Teach Meditative, Meaningful Crafts to Youth This Summer!

Those of you planning summer youth camps are undoubtedly thinking about what activities you’ll offer in your programs this year. You’ll want something fun and engaging, something parents will talk about favorably and youth will remember fondly.

Why not teach life skills that will equip them to find their own sense of peace and calm in their lives, as well as serve as an outlet for personal expression? Why not teach crafts that have helped people make useful items for centuries? Here’s ten reasons to teach tried and true crafts – like knitting or crochet – this summer:

Ten Reasons To Teach Traditional Crafts To Young People This Summer

  1. You’re teaching something young people can practice and enjoy for the rest of their lives.
  2. You’re teaching “real” life skills, not an “arts & crafts” project they’ll trash as soon as they get home.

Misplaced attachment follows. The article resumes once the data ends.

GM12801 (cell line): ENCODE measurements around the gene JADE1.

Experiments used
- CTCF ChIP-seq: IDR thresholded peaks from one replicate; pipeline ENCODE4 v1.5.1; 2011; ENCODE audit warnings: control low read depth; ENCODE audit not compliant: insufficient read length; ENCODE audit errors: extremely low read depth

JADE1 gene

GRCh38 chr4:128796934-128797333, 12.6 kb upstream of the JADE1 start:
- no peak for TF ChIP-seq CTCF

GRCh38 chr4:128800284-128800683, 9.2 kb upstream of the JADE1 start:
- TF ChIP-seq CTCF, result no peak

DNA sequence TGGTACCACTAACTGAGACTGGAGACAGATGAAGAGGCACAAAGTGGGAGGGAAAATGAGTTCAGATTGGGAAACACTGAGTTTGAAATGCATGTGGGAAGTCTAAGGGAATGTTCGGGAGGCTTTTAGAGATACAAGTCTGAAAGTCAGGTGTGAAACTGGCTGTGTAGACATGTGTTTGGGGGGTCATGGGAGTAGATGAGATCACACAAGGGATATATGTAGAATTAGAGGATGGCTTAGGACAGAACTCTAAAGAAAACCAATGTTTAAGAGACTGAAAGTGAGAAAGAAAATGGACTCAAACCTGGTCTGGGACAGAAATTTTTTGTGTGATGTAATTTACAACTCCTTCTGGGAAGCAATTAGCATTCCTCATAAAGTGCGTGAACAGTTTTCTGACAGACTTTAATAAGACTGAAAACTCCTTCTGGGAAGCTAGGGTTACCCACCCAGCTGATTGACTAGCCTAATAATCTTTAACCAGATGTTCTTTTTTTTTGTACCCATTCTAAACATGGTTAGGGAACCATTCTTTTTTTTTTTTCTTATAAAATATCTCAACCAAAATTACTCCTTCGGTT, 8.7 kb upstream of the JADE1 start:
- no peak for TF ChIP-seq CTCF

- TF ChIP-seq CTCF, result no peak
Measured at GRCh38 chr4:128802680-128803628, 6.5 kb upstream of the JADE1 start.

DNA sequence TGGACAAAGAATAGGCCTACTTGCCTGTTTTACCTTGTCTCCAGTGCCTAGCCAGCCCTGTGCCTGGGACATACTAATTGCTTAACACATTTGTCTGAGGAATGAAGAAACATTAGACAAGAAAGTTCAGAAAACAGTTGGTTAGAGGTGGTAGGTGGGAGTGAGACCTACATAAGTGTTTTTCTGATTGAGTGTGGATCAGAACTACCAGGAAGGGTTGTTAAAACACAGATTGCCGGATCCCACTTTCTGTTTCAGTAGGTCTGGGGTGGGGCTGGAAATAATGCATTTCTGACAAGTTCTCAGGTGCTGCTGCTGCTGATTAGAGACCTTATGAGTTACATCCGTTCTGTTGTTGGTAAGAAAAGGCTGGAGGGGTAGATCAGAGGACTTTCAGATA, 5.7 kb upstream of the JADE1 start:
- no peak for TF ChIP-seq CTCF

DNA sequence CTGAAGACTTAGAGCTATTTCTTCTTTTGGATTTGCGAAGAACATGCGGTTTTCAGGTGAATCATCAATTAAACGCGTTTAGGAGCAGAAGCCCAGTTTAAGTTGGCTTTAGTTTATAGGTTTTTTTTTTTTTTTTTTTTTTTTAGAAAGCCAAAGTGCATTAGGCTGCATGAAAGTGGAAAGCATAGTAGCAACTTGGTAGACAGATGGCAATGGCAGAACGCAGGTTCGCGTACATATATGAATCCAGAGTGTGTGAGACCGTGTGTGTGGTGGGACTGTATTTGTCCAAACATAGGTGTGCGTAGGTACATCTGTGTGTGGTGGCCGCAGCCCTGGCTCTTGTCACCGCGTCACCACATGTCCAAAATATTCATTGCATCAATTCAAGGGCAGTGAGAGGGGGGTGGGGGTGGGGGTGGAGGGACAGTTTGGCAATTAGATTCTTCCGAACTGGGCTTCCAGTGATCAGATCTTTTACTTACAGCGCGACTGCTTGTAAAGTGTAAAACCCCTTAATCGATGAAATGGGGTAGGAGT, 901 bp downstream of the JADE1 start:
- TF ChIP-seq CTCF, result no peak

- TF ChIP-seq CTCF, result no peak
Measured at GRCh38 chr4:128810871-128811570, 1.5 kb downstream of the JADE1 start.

3. Crafts help young people calm down and get away from their phones.
  4. It’s perfectly acceptable for both boys and girls to engage in crafts we previously thought of as “women’s” or “men’s” crafts. Boys can knit, and girls can do woodworking.
  5. Finishing a challenging craft project gives you a huge sense of accomplishment and self-esteem.
  6. You can make your own clothes, hats, scarves, and blankets, furniture, kitchen items, or other useful things you’ll treasure always.
  7. If you all-natural materials, you’re introducing a sustainability lesson, too.
  8. You can engage members of your community as teachers and create bonds between generations.
  9. Local crafters might donate a lot of the materials you need. All of us crafters have “stashes” of leftover and spare materials and tools we’d like to share.
  10. Your young people will remember “the summer I learned to knit/whittle/basketweave/crochet” as one of their best memories of summer camp. 

Cindy Coe is the author of two resources to help children and youth engage with nature during summer camps. Her latest book is “The Prayer Shawl Chronicles,” a collection of interrelated short stories set in and around an Episcopal Church in Tennessee. 

For more information and ideas about knitting, visit Cindy’s knitting blog at www.sycamorecoveknitting.com.


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